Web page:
But the avantgarde was never Paderewski’s ambition – he undoubtedly belonged to the post-Romantic tradition. It is shown by two compositions on our record: Polish Fantasy, Op. 19, and Piano Concerto in A Minor, Op. 17. which combine the composer’s classic technique with his Romantic emotional approach. More and more greatest pianists add these excellent pieces to their repertoire, because they offer a chance to demonstrate artistic skill and virtuosity, being very lyrical at the same time. Listeners are enchanted by their unusual melodic lines.


Polish Fantasy was composed by Paderewski in July 1893 during his vacation at Yport in Normandy. It was dedicated to Princess Rachel de Brancovan, with whom he had had an affair for three years. Performed at the Erard rehearsal room in Paris, the piece was fully appreciated by Camille Saint-Saëns, who congratulated Paderewski on his remarkable harmonic ideas. The first public performance of Fantasy took place on 4 October 1893 at the Norwich festival; the enthusiastic audience amounted to 8,000 people. Critics compared the composition to the best Hungarian fantasies by Liszt. Based on Polish folk music, it contains no authentic quotations. All its themes were created by Paderewski, using mainly the mazurka and krakowiak forms. Its attractive virtuoso solo part and fine instrumentation won great popularity to the piece. When touring America for the third time, on 4 November 1895 Paderewski played Polish Fantasy. Chopin’s Concerto in F Minor and Liszt’s Concerto in E Flat Major at Carnegie Hall in the concert conducted by Walter Damrosch. Paderewski came back and the city is kneeling at his feet again, wrote The New York Times. The American audience could hear the voice from the beautiful Polish land in Fantasy, much to Paderewski’s satisfaction, for with this music he wanted to remind them of Poland’s existence.

Piano Concerto in A Minor took much longer to be created than Fantasy. Paderewski started to write it in Vienna in 1884, when he studied under Theodor Leschetizky, but he did not arrange it for instruments till the spring and summer of 1888. The work was ready by the end of September. According to the Viennese Music, Theatrical and Artistic Echo, its orchestral rehearsal was held in December in front of a small audience at Erard’s in Paris. Finally, on 8 April 1889, Leschetizky’s wife. Anette Essipoff played Concerto in A Minor in Warsaw. The well-known Warsaw critic Jan Kleczynski wrote that the themes of Paderewski’s composition were lovely and warm in its first, mazurka part, poetic in the Romance and full of passion in the Finale, the orchestra joined the piano in some witty combinations and the solo instrument itself was treated in the grand manner. In the same year Essipoff played the Concerto in Paris, where it was widely acclaimed. A year later the composer performed his own work in London. The local press described it as pervaded by the mood of Polish national music with its proud, knightly and dreamy accents. On 17 November 1891 Paderewski made his debut in America with the Concerto played with the New York Philharmonic Orchestra conducted by Walter Damrosch at Carnegie Hall. The United States was to witness the greatest, dazzling successes of Paderewski the pianist. He ended his first American tour with the same Concerto in A Minor played with the Boston Symphony Orchestra at the Metropolitan Opera of New York City on March 1892. In gratitude for his reception by Americans, Paderewski donated the proceeds from his last concert to the Washington Arch construction fund. The gift was viewed as one more sign of mutual attraction between the Polish and American nations and their shared love of human freedom and democratic institutions.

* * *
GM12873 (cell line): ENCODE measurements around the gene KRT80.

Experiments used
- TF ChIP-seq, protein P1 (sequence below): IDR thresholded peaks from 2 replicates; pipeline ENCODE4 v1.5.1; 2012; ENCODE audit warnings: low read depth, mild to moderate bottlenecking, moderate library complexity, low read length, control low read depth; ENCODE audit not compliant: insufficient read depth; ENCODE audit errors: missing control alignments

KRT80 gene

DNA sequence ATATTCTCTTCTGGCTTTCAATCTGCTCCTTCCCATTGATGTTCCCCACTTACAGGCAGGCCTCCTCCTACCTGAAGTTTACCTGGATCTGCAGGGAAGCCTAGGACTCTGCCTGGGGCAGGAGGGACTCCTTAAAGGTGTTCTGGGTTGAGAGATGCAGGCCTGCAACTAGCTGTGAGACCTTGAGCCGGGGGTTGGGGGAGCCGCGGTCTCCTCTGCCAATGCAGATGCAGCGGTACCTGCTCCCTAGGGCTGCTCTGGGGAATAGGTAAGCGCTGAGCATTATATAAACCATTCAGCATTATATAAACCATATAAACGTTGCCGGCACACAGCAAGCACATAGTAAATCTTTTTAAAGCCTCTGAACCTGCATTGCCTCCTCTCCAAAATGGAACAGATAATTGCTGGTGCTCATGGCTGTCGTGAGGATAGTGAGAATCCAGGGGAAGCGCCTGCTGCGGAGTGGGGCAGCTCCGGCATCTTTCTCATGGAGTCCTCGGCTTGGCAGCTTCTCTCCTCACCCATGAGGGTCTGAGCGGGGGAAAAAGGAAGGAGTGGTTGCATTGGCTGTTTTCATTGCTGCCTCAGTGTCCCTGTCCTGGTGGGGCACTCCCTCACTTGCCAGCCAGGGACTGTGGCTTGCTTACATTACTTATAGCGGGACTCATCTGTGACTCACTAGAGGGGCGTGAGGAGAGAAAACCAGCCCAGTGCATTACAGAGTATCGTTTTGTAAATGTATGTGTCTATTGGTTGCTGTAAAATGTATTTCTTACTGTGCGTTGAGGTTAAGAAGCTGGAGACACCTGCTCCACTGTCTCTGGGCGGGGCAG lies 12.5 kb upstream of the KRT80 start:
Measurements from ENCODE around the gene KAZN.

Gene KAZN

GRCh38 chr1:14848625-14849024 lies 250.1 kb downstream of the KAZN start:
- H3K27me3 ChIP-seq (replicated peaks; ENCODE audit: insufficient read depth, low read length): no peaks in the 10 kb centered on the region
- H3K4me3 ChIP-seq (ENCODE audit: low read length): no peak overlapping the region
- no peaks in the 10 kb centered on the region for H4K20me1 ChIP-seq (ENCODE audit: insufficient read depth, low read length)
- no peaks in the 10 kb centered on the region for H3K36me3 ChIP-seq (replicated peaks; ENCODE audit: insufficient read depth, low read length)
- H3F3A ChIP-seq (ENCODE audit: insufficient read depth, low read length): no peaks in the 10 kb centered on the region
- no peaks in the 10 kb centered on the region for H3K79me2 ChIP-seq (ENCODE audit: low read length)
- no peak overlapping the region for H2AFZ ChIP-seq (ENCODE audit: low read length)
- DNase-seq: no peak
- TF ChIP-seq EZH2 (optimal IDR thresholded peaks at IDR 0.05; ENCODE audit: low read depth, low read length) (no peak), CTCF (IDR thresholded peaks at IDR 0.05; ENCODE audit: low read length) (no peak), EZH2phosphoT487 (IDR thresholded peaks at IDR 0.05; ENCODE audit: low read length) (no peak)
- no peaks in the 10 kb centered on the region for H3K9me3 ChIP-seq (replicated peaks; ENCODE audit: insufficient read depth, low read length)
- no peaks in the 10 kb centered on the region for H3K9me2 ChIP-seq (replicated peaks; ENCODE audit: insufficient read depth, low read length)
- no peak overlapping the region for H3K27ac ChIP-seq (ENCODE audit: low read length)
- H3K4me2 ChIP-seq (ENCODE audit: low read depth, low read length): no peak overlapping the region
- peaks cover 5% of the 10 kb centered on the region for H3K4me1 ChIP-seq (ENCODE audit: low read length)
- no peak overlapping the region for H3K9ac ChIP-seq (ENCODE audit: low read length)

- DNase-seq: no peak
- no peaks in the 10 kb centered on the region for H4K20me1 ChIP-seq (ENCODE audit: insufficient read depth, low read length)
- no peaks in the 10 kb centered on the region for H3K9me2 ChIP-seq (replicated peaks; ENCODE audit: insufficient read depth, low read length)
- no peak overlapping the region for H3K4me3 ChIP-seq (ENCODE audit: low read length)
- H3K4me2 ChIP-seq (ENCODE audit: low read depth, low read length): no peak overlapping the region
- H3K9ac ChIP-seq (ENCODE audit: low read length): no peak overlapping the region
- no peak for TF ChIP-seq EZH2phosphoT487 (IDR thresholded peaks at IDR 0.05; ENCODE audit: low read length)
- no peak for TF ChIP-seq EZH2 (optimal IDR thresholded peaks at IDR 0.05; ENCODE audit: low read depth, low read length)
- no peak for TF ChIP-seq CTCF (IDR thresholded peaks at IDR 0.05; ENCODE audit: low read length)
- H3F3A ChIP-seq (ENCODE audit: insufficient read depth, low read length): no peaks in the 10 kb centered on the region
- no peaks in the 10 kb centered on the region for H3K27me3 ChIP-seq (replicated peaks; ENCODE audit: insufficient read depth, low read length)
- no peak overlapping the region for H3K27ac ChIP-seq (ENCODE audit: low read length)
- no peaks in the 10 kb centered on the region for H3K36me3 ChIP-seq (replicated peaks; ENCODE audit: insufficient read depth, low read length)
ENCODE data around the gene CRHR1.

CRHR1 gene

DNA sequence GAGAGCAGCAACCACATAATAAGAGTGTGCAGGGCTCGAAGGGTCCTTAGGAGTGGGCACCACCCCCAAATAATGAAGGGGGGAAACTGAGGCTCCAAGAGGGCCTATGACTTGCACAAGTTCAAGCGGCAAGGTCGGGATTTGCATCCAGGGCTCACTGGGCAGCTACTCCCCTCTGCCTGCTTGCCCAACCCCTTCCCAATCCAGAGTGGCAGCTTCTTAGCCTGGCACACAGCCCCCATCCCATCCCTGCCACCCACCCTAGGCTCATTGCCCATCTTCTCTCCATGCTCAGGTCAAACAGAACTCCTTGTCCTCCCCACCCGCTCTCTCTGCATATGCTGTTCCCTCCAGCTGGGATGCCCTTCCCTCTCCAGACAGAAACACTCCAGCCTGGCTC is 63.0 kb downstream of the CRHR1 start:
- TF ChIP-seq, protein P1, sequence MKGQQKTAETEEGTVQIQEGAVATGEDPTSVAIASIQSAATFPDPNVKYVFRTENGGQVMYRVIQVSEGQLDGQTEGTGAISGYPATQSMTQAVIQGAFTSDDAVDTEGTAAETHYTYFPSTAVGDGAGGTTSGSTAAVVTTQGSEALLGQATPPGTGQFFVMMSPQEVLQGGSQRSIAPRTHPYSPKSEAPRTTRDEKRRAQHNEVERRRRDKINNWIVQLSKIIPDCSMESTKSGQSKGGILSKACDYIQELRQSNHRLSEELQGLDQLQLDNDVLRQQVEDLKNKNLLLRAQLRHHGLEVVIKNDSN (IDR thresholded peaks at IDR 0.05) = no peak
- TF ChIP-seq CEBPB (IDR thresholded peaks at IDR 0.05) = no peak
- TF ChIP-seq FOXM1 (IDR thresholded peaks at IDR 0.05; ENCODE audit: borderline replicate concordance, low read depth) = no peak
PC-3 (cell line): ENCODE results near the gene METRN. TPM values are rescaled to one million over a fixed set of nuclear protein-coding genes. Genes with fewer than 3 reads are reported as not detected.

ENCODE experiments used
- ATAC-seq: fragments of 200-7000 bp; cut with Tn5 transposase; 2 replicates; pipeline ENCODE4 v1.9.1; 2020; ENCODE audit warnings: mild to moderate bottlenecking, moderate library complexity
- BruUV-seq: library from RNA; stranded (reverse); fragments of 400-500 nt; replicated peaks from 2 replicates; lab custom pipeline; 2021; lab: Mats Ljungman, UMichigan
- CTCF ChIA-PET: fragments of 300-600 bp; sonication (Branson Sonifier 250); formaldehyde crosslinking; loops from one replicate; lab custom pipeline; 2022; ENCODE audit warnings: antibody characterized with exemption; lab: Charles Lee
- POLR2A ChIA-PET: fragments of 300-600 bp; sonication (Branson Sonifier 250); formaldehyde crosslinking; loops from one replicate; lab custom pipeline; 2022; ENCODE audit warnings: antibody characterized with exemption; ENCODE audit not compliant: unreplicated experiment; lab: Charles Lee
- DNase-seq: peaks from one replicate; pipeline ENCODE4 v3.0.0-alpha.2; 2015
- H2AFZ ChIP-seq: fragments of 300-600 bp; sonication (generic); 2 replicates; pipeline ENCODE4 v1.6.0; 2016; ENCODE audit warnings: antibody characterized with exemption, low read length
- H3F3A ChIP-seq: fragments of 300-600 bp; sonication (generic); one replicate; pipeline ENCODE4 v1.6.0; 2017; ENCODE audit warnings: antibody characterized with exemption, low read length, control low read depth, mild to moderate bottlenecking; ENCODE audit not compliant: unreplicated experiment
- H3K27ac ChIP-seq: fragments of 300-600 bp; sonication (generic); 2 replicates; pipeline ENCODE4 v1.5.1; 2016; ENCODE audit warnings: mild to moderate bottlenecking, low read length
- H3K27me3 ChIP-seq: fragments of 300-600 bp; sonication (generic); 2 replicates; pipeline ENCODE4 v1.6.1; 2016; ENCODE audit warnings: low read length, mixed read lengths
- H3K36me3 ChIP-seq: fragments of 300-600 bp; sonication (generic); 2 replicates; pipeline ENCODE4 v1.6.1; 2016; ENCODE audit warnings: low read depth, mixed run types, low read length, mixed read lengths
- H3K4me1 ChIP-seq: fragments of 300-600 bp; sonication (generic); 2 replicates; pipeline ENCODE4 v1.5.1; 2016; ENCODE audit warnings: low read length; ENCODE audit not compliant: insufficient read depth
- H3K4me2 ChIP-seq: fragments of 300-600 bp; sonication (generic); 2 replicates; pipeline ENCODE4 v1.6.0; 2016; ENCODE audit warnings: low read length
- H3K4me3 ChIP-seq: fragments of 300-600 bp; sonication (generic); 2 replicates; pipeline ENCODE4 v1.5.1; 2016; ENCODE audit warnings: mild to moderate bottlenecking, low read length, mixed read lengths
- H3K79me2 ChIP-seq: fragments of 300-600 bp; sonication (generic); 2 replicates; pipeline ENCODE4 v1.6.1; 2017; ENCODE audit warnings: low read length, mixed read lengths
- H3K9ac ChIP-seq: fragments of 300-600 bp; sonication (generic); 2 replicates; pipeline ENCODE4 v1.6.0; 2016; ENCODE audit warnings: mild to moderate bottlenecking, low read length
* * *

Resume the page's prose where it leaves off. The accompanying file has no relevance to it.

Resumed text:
Mieczysław Kominek
Translation: Elżbieta Kowalewska-Mroczek


In the recording by BeArTon both J. Maksymiuk and P. Paleczny, together with the whole team of Sinfonia Varsovia, achieved a fantastic unity of solo and orchestra parts. Although the pianist plays truly romantically, with easy phrasing and almost improvising the cadence of the first part of the Concerto, Maksymiuk delights us with clear, well-considered details of the orchestral part. He perfectly understands his partner and holds a dialogue with him masterfully. (…) The orchestra plays where it should play, weeps, while the pianist creates pathos and polyphonic structures. Making this piece sound more like the eight years younger Concerto in C Minor by Rachmaninoff is an excellent idea. Paderewski becomes an innovator!
Kacper Miklaszewski, RUCH MUZYCZNY Nr 26 / 2001
BeArTon’s record is another release of this label from the series The Pearls of Polish Music. (…) The album is perfected in every respect: elegant graphic layout, precise and succinct commentary and interpretation on the highest world level. Piotr Paleczny interprets both the Polish Fantasy and Piano Concerto in an excellent way, supported in this by a wonderful orchestra and an outstanding conductor
Stefan Banasiak, MUZYKA 21 Nr 1/2002

Music discs recorded by BeArTon